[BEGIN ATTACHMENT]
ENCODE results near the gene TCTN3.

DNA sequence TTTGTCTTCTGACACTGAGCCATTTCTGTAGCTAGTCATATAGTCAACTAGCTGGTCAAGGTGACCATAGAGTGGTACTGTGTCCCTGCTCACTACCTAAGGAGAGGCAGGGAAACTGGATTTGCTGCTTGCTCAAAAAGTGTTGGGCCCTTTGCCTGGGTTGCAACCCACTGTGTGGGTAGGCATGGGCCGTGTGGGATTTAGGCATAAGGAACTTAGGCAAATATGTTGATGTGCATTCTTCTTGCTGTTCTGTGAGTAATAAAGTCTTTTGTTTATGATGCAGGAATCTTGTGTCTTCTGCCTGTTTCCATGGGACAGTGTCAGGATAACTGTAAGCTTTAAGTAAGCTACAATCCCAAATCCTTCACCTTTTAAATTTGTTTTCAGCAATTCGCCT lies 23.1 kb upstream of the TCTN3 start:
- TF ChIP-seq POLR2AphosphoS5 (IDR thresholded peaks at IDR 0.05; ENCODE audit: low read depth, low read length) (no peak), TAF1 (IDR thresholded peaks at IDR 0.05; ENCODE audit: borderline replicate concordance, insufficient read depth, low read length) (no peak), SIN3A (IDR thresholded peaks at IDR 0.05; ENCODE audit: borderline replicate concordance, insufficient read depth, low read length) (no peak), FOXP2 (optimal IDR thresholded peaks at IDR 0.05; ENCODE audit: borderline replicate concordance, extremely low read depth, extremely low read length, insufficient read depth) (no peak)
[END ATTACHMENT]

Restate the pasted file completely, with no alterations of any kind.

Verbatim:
ENCODE results near the gene TCTN3.

DNA sequence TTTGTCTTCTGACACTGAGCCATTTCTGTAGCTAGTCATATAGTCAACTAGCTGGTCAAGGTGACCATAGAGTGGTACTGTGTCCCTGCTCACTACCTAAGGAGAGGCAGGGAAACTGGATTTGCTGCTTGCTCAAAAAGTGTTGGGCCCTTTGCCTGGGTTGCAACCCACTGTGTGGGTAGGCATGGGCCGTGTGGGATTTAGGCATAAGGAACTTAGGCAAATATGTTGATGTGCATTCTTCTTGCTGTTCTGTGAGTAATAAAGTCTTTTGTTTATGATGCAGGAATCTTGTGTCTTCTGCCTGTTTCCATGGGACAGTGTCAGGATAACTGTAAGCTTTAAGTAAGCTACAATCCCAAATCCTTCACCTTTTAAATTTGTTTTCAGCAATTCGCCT lies 23.1 kb upstream of the TCTN3 start:
- TF ChIP-seq POLR2AphosphoS5 (IDR thresholded peaks at IDR 0.05; ENCODE audit: low read depth, low read length) (no peak), TAF1 (IDR thresholded peaks at IDR 0.05; ENCODE audit: borderline replicate concordance, insufficient read depth, low read length) (no peak), SIN3A (IDR thresholded peaks at IDR 0.05; ENCODE audit: borderline replicate concordance, insufficient read depth, low read length) (no peak), FOXP2 (optimal IDR thresholded peaks at IDR 0.05; ENCODE audit: borderline replicate concordance, extremely low read depth, extremely low read length, insufficient read depth) (no peak)